Former pharmaceuticals company CEO Martin Shkreli has been jailed after a judge determined that he violated his bail on a securities fraud conviction. U.S. District Judge Kiyo Matsumoto determined that an inflammatory Facebook post by Shkreli posed a threat to Hillary Clinton. The "Pharma Bro" has a track record of threatening women on social media: Earlier this year he was suspended from Twitter for harassing journalist Lauren Duca.
Defense attorneys had argued at a hearing in federal court in Brooklyn that the post by Shkreli, offering a $5,000 bounty to anyone who could grab him one of Clinton's hairs while she's on a book tour, was political satire. But Matsumoto didn't see the humor, saying the offer could be taken seriously by fellow Clinton detractors.
The Clinton offer could be viewed as "a solicitation of an assault," the judge said before revoking Shkreli's $5 million bail.
"This is not protected by the First Amendment," the judge said. "...There's a risk that somebody may take him up on it."
The government had told the judge that the message had alarmed the Secret Service detail that protects Clinton, a Democratic former presidential candidate and first lady. It also argued that it fit a pattern of veiled threats against female journalists who rebuffed Shkreli's social media advances and of taunts aimed at prosecutors in his case.
On Wednesday morning, Shkreli, often called the Pharma Bro, wrote to the court apologizing for his behavior, saying, "I am not a violent person."
But for the judge, it was too little, too late.
"He doesn't have to apologize to me," she said. "He should apologize to the government, the Secret Service and Hillary Clinton."
Shkreli watched in silence as the hearing unfolded and sometimes put his head down and appeared to scribble notes. After the judge's ruling, he remained expressionless as deputy U.S. marshals led him out a side door of the courtroom without handcuffing him.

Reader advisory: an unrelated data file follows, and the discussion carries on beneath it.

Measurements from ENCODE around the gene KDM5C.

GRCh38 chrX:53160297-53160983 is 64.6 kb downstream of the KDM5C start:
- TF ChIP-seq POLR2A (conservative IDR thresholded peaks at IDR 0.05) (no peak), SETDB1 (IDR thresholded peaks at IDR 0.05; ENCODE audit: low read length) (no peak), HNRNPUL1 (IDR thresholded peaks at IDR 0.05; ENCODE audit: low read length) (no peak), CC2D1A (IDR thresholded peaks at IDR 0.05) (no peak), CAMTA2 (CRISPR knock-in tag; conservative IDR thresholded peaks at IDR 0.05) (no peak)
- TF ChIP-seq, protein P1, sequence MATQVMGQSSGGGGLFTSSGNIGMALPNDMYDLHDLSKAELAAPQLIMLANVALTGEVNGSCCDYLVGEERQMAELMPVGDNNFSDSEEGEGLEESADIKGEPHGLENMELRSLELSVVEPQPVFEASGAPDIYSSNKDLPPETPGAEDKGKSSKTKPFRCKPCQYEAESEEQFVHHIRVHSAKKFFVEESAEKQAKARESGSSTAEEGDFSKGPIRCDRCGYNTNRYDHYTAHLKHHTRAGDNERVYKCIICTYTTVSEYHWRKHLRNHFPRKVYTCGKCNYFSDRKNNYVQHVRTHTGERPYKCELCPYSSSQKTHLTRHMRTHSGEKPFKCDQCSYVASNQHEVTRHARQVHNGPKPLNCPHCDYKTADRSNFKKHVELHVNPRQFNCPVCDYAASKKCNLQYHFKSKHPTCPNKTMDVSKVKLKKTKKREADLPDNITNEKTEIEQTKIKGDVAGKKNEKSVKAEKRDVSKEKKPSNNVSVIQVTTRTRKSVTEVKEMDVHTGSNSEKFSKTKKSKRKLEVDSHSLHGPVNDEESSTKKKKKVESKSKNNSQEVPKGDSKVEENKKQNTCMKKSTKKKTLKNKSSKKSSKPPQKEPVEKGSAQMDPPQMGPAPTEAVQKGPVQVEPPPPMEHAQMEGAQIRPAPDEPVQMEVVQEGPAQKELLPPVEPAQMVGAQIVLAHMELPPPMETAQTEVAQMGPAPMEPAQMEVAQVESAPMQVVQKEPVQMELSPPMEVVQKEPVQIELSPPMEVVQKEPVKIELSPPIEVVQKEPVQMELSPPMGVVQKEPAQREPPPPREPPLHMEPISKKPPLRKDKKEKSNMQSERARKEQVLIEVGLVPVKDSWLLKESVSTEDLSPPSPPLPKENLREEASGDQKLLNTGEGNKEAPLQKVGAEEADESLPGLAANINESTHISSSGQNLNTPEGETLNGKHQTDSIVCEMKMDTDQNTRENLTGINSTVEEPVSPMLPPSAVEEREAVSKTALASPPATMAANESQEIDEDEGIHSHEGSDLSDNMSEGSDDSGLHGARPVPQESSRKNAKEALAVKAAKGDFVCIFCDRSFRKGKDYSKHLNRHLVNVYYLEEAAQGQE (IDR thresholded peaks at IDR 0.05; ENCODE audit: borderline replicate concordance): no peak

The government sought to get Shkreli locked up as a danger to the community amid the fallout from his social media post, which read: "The Clinton Foundation is willing to KILL to protect its secrets. So on HRC's book tour, try to grab a hair from her. I must confirm the sequences I have. Will pay $5,000 per hair obtained from Hillary Clinton."
The defense insisted it was merely a tasteless joke comparable to some of President Donald Trump's derisive comments.
"Indeed, in the current political climate, dissent has unfortunately often taken the form of political satire, hyperbole, parody or sarcasm," the defense's court papers said. "There is a difference, however, between comments that are intended to threaten or harass and comments — albeit offensive ones — that are intended as political satire or strained humor."
Shkreli, who is best known for hiking up the price of a life-saving drug and for trolling his critics on social media, was found guilty last month on charges, unrelated to the price-fixing scandal, that he cheated investors in two failed hedge funds he ran. The defense had argued that investors got their original investments back and even made hefty profits.
Shkreli faces up to 20 years in prison at sentencing, set for Jan. 16.